About two years ago, my wife, Minhee, and I made one of the hardest decisions we’ve made thus far in our marriage and in our calling as parents.
In our hope to honor a conviction of the Holy Spirit to give up a year’s salary, we had begun the two-year process of saving, selling and simplifying in 2007. Our goal was to come up with our then-year’s wages of $68,000—in order to launch a movement called One Day’s Wages. With only a few months left to come up with the total sum, we were a bit short and decided to sublet our home for a couple months, and asked some friends if we could stay with them on their couches or their guest room.
Needless to say, it was a very humbling time. Our instruction for ourselves and our children were very simple:
Each person gets one carry-on bag for their belongings.
I still remember crying the night I told our kids of our plans. This wasn’t what I had signed up for. This was by far more difficult than I had imagined. I felt I had failed my wife and children—a deadbeat.
Had I known, there is no way in Hades I would have agreed to this conviction.
But as I look back now, I’m incredibly grateful for this experience. We simplified our lives, sold off belongings we didn’t need. For about two years, we agreed as a family not to buy anything beyond our necessities. When we stayed with friends, we were reminded what was most essential in our lives: It was the people right in front of us. Faith and Hope in Christ. My marriage. My children. My community.
In our 2,500-plus square-feet home, it’s so easy to get lost in our stuff, our possessions, our rooms, our floors, our gadgets, our TV sets, our personal music listening devices, etc. We can get so lost in our stuff we forget—or take for granted—the most important things: relationships.
An Example of Downward Mobility
Two years later, I worry that the invaluable lessons we learned during our season of simplicity may be getting lost on us—again. As most of my readers know, I’m currently on sabbatical. It’s something I treasure every three years and during my sabbatical, we usually leave Seattle and during our time away, we try to sublet our home—if we can find renters we trust. While it’s not something we particularly want to do, it’s an important source of income that allows us to travel without financial worries. But in order to sublet the home, we have to minimize and clean up the home.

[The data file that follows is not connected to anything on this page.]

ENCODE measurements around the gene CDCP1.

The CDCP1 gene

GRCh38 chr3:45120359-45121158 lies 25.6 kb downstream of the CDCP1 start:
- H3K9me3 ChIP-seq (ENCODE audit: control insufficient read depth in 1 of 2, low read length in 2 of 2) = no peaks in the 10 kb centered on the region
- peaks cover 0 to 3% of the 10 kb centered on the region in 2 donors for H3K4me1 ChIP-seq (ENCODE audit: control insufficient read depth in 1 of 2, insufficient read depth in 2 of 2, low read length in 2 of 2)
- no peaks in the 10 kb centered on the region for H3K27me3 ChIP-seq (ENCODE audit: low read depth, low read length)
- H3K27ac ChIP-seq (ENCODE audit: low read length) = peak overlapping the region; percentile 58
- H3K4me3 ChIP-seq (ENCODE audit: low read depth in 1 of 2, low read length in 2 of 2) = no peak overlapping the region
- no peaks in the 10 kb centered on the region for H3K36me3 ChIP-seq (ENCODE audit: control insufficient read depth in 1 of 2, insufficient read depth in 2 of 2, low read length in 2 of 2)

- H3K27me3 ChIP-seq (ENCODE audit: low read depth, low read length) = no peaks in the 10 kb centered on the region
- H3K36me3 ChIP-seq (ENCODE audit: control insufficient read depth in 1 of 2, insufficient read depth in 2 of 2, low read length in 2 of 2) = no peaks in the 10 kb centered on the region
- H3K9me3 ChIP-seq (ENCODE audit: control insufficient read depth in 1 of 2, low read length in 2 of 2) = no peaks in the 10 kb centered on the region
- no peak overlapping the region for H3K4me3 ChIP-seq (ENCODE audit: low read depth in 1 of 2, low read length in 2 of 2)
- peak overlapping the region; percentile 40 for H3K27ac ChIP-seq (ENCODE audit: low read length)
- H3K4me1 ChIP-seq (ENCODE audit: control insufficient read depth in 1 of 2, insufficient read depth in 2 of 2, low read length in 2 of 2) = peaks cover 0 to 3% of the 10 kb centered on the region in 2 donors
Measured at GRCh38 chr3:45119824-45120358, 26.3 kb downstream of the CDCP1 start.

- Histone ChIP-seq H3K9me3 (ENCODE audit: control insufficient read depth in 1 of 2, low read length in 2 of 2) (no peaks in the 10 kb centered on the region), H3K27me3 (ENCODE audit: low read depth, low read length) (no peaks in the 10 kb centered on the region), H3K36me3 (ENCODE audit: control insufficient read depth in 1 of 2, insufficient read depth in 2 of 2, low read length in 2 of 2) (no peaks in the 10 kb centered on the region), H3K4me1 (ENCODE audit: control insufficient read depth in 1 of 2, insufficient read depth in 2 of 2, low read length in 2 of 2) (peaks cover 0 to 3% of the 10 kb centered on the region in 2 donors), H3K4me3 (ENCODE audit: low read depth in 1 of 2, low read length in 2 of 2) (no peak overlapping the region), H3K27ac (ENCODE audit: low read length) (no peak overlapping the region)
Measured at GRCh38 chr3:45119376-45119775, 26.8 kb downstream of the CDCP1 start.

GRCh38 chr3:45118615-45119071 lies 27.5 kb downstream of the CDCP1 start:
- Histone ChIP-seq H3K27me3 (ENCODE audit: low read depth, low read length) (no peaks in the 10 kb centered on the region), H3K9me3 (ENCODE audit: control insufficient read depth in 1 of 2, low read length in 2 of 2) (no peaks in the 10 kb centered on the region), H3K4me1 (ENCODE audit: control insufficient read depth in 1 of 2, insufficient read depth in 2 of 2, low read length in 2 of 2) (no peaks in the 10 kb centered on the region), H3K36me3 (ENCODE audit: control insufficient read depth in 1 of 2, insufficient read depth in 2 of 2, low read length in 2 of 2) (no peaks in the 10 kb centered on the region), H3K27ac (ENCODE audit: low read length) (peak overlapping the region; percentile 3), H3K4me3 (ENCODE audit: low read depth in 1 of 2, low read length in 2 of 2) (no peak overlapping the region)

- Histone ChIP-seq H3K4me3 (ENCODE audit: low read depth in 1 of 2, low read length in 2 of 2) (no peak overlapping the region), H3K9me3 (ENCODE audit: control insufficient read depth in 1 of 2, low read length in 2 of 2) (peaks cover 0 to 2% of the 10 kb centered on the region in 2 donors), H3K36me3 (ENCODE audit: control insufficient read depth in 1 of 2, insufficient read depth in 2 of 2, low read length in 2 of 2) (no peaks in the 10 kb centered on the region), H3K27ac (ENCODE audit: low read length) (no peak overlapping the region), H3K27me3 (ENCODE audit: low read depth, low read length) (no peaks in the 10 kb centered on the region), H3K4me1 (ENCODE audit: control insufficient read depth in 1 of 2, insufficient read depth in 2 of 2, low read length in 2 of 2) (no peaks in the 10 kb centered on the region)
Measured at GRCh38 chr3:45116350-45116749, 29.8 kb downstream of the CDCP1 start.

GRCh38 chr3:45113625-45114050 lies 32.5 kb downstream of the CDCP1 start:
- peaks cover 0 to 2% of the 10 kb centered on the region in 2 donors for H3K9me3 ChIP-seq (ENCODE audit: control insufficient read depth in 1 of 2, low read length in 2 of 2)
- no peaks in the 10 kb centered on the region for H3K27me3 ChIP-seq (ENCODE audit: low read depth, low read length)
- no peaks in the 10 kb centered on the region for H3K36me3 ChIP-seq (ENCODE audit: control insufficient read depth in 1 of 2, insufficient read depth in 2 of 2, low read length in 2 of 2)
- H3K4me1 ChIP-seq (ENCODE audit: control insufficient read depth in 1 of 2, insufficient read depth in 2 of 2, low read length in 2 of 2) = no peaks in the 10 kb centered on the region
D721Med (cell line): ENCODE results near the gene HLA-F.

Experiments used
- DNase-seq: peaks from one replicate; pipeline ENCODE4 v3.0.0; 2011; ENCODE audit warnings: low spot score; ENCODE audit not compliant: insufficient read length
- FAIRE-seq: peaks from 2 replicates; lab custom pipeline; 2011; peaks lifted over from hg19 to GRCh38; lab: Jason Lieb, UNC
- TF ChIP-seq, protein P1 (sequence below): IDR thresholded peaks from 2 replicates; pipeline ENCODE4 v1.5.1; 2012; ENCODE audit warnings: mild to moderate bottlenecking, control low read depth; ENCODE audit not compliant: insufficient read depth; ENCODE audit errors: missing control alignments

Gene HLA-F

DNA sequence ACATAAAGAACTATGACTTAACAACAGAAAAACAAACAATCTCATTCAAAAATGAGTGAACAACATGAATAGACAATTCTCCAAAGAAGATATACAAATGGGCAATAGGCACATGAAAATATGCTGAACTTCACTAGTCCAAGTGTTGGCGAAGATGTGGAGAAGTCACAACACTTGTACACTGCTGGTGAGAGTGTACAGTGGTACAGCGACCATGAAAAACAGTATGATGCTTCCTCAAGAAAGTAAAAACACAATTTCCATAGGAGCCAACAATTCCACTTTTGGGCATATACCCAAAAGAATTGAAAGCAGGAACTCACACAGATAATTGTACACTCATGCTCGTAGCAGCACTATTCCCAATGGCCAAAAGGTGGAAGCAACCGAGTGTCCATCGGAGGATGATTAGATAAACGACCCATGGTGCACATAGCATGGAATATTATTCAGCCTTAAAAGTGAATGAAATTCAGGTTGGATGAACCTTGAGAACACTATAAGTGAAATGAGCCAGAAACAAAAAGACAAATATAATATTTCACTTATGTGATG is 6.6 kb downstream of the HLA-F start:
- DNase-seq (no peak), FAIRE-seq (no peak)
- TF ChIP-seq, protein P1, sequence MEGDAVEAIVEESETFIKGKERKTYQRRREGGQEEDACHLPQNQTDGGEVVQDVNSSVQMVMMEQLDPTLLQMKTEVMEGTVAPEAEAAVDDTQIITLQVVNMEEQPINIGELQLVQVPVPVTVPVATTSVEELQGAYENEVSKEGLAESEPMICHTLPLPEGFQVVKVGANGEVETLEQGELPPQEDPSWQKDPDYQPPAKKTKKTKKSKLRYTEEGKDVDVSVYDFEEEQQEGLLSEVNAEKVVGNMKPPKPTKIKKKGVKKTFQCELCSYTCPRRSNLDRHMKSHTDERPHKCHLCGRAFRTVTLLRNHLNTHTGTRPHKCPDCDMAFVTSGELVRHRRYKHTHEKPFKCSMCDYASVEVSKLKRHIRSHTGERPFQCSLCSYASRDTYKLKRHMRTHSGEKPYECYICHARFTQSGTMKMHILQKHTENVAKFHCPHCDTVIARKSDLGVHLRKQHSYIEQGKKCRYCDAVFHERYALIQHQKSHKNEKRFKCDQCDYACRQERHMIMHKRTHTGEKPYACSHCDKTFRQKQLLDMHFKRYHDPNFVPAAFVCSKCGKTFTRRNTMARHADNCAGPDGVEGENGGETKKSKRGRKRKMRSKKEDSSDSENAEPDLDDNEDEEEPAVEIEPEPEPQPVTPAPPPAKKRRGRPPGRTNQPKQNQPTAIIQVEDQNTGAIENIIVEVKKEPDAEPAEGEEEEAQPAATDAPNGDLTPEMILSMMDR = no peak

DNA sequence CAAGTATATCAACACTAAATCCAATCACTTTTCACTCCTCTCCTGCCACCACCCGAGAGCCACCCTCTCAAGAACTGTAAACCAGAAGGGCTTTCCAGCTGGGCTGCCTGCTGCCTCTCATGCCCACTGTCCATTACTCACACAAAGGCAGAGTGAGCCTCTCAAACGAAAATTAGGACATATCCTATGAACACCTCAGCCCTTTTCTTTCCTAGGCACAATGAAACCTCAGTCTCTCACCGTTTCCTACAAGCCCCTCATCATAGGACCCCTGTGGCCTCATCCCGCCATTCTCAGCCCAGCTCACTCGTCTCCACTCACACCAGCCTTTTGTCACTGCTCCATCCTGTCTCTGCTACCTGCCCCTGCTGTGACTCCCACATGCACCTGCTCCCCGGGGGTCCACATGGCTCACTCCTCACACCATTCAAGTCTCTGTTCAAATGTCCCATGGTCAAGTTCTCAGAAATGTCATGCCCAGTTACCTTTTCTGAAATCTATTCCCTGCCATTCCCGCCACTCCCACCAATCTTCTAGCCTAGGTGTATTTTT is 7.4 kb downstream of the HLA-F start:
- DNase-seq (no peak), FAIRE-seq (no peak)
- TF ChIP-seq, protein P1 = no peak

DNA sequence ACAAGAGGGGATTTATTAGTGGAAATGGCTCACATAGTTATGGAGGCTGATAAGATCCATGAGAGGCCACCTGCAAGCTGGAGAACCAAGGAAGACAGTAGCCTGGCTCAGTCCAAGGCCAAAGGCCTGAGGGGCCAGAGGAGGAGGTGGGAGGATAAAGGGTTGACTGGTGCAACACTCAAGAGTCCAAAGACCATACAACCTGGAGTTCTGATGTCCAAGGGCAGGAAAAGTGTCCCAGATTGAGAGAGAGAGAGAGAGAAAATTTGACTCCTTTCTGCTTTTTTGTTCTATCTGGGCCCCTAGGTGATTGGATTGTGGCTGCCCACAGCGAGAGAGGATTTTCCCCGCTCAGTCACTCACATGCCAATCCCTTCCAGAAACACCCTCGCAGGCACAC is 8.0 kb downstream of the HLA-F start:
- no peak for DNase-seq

A couple months ago (before we left for our 7,000-mile road trip), we couldn’t believe how much stuff we’ve accumulated since we gave up our fast of ”not buying anything beyond essentials.” We couldn’t believe the stuff we’ve accumulated in our closets, our garage, our toyboxes, our offices and, to be honest, the stuff we’ve accumulated in our hearts. And this is from a family that takes great “pride” in simple living.
Again I’m reminded of the great power in the story of Jesus. There are so many things that compel me about Jesus, but one of them is what I call the story of “downward mobility.”
It completely contradicts the movement of upward mobility that is pervasive in our culture. We want to upgrade everything at every opportunity:
We want the bestest, the fastest, the strongest, the mightiest, the largest, the mostest, the most horse-powerful-est, the beautiful-est, the most blazing CPU processer-est and the list goes on and on. Even as I’m typing this on my lethargically slow netbook, I want … I need … I lust … for the new Mac Air.
But I digress.
Upward mobility never stops. Because we go through this cycle constantly. And the powers that be know this.
The incarnation is the story of Jesus who gave up the glory of heaven to descend upon this world; He gave up total divinity to be consumed by flesh and bone and to simultaneously assume full humanity. Born in a manger to simple commoners, He assumed a simple lifestyle as a carpenter and throughout His life, He owned nothing except the stuff He traveled with.
It’s the story of downward mobility.
This is a lesson and a story we have to all get behind. This is the Jesus we have to get behind—not the Jesus of bling bling, the Jesus of total prosperity theology, a Jesus of exclusivity and elitism, a Jesus of total health and prosperity or the Jesus of “send $49 and we’ll mail you this special anointed cloth.”
It’s not to suggest that we have to adopt a lifestyle of poverty, but rather a lifestyle of enough.
We have enough. We are blessed and blessed immensely. God has given us enough. God is our enough.
I’m reminded of the wise words of G. K. Chesterton:
There are two ways to get enough: one is to continue to accumulate more and more. The other is to desire less.
Eugene Cho, a second-generation Korean-American, is the founder and lead pastor of Quest Church in Seattle and the executive director of Q Cafe, an innovative nonprofit neighborhood café and music venue. You can follow him at his blog, Twitter or his Facebook page. Eugene and his wife are also the founders of One Day’s Wages, a movement of people, stories and actions to alleviate extreme global poverty.